Environment Magazine

Natural Fabrics | A Guide to Environmentally Friendly Clothes

Posted on the 19 July 2011 by I Prefer Organic @ipreferorganic

natural fabricsNatural fabrics come from naturally occurring fibers:

  • plants such as cotton, hemp, nettle and flax;
  • the hair of animals  to make wool, alpaca, cashmere and mohair;
  • silkworms that are used to create silk.

BUT only organic fabrics give assurance that all processes are done without the use of toxic chemicals. Natural fabrics must meet the standards set by the Organic Trade Association regarding fiber processing, production, dyeing and non-toxic handling in order to be labeled as organic. Look for organic certification on labels to ensure that the clothes you buy are actually organic. When you choose environmentally friendly clothes and textiles, you help to reduce the use of toxic chemicals, and in turn, protect your health and the health of the planet.

Natural fabrics from plants

Organic cotton

Cotton is one of the most important commodities in the world.  The primary product manufactured from cotton is clothing. 99% of the cotton farmers live and work in developing countries where illiteracy is high and safety awareness is low, which keeps our clothes relatively cheep. On the other, each year, the world’s “dirtiest” crop is treated with US$2 billion’s worth chemicals – half of them are considered toxic. Thus, both the environment and lives of the farmers are put at risk.

Only a fraction of the world’s cotton is pesticide free, which means that the majority of the cotton we wear have contributed to the poisoning of lives and the environment in some of the most vulnerable parts of the world.

Whenever possible, try to buy organic cotton. Choose the shades it’s naturally grown in: cream, pale green, and light brown. Also look for credible labels indicating certified organic and environmentally friendly clothes.

Organic linen

True linen is made from flax, a plant that requires very little pesticides to be grown. Linen clothes are soft and get softer the more they are washed. Due to their little elasticity linen clothes wrinkle a lot, which is considered by some as part of the fabric’s particular “charm” – a sign of naturalness and luxury. Look for linen in natural shades, or dyed with natural dyes. Try to purchase linen that’s been made by an eco-certified clothing or fabric company. And, as usual, watch out for linen blends or cheap, chemically treated garments.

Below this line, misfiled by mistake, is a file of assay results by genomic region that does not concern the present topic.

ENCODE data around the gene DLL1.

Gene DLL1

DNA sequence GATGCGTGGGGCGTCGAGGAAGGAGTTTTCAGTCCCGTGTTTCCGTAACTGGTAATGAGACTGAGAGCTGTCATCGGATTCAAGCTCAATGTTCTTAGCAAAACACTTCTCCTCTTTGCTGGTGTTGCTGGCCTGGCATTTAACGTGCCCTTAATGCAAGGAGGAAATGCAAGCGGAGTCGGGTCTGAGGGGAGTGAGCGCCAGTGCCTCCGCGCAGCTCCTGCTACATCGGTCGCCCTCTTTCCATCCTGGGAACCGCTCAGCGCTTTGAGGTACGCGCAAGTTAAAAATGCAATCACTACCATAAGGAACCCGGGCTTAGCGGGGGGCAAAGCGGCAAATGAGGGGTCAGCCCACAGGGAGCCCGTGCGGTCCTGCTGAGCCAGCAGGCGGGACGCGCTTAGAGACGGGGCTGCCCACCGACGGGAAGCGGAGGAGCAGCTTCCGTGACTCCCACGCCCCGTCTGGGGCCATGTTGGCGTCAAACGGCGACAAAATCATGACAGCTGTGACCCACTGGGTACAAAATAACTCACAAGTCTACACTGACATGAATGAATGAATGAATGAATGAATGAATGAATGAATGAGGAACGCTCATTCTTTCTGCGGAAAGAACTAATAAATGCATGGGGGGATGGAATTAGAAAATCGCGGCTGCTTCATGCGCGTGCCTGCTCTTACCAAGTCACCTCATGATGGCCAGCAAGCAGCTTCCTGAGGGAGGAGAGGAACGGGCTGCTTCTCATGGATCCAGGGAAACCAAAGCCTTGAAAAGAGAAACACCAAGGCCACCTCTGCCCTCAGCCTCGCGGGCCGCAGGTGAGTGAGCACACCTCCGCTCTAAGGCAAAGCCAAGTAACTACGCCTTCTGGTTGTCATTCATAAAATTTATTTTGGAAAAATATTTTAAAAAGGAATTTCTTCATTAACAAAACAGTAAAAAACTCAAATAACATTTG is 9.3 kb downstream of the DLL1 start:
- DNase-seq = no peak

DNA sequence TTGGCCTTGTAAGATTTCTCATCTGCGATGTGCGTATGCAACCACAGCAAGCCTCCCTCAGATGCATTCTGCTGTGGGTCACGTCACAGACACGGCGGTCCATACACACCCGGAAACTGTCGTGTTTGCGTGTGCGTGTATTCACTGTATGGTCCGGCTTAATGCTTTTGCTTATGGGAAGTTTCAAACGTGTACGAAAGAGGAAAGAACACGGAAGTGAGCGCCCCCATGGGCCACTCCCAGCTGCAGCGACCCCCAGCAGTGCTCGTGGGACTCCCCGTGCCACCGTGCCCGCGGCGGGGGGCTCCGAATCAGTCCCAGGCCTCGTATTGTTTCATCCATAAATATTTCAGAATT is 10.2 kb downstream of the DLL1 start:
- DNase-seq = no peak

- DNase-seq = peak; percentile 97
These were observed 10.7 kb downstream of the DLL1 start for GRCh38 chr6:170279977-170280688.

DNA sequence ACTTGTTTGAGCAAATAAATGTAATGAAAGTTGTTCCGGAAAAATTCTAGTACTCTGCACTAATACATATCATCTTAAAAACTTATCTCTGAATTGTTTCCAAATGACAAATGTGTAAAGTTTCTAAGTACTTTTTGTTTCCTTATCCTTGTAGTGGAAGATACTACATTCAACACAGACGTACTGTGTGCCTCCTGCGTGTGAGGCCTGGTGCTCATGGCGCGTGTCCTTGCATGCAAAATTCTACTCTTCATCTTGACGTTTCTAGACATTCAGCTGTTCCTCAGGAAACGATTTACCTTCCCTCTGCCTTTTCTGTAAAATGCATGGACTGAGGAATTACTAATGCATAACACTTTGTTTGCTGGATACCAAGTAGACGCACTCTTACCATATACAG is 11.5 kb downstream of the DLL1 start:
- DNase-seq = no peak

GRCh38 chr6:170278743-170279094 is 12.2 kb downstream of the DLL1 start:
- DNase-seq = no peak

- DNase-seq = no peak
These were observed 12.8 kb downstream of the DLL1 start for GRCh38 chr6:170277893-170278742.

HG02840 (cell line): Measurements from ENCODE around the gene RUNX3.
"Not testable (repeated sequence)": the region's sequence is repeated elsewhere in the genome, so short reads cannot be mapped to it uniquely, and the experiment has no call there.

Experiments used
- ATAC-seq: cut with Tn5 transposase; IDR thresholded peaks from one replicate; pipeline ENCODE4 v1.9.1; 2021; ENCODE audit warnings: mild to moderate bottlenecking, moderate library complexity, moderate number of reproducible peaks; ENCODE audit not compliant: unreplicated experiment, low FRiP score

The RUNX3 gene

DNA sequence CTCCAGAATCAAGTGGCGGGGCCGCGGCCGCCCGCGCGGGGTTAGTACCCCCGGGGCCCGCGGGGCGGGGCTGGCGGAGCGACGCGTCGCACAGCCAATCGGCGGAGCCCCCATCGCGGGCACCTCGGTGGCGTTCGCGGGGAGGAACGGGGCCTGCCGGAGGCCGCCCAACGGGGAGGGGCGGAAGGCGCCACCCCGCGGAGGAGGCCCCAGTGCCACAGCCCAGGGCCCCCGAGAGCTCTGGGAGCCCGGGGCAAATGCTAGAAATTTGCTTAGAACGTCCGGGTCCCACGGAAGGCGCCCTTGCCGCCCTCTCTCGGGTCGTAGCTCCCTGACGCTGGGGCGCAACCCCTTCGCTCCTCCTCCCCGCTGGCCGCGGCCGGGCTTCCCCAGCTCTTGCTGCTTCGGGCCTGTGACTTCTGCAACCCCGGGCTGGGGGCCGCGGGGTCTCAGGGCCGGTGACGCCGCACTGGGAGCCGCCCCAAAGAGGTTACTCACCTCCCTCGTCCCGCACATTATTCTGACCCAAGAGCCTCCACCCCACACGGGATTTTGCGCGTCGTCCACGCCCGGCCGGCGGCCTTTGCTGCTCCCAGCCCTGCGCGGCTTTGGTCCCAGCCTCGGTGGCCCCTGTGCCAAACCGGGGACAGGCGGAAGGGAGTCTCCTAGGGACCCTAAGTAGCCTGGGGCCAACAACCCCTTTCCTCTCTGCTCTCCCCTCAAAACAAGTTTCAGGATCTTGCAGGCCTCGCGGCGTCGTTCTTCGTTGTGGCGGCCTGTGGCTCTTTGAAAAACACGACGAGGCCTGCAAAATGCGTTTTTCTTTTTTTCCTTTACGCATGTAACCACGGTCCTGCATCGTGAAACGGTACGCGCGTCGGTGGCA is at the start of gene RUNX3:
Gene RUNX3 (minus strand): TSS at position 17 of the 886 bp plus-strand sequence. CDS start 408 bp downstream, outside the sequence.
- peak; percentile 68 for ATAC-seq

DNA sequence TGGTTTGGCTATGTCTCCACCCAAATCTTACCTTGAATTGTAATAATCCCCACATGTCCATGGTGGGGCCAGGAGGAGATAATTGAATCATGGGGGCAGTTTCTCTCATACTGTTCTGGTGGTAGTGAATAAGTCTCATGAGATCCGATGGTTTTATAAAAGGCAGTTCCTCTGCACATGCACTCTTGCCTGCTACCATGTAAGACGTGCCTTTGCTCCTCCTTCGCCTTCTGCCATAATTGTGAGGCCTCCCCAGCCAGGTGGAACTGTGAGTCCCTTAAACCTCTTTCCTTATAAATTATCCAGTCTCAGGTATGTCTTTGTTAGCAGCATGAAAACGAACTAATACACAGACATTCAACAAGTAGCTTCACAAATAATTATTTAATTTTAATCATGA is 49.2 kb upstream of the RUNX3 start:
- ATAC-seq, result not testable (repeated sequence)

Organic bamboo

Bamboo grows rapidly (it is the fastest growing grass) and naturally without any pesticides, herbicides or fertilizers. Bamboo is anti-bacterial and anti-fungal due to a bacteriologic agent unique to bamboo plants called “bamboo kun”, which also helps bamboo resist harboring odors. Bamboo clothing is hypoallergenic. This natural fabric is more breathable and thermal regulating than cotton, hemp, wool or synthetic fabrics. In warm, humid and sweaty weather, bamboo clothing keeps the wearer drier, cooler and more comfortable and doesn’t stick to the skin.

The processes where the plant is transformed into fabric are where the bamboo loses its environmentally friendly status. It is often called bamboo rayon because of the similar heavy chemicals, some of which are toxic, that are used.  Very little bamboo clothing would qualify as sustainable or organic.

Soy Fabric

This fabric is made by the hulls of soy beans – a food production waste. It is often called the “vegetable cashmere” due to its softness and silkiness. It makes a good option for underwear and bras. This natural fabric is easy to care for and absorbs dyes quickly, requiring less dye-stuffs. Make sure your soy fabric is certified organic and environmentally friendly. Check if you are not buying a “soy blend” that includes polyester and inorganic cotton in the mix.

Organic Hemp

Hemp is the most ecologically friendly plant, because it requires no chemicals to grow. It’s also extremely versatile, and can be used to create strong, sturdy fabrics (including rope), or soft, delicate items like comfy pajamas or soft nightgowns. Anything that can be made from cotton can be made from hemp.


Ramie or “China grass” is one of the oldest fiber crops, which is known for 6 000 years. Unlike other bast fibers (flax, hemp, stinging nettle), ramie requires chemical processing to de-gum the fiber. Ramie fabrics are resistant to bacteria. They are very absorbent and comfortable to wear in warm weather. It is  naturally stain resistant and does not shrink. Being naturally white in color, ramie fibers do not need bleaching.

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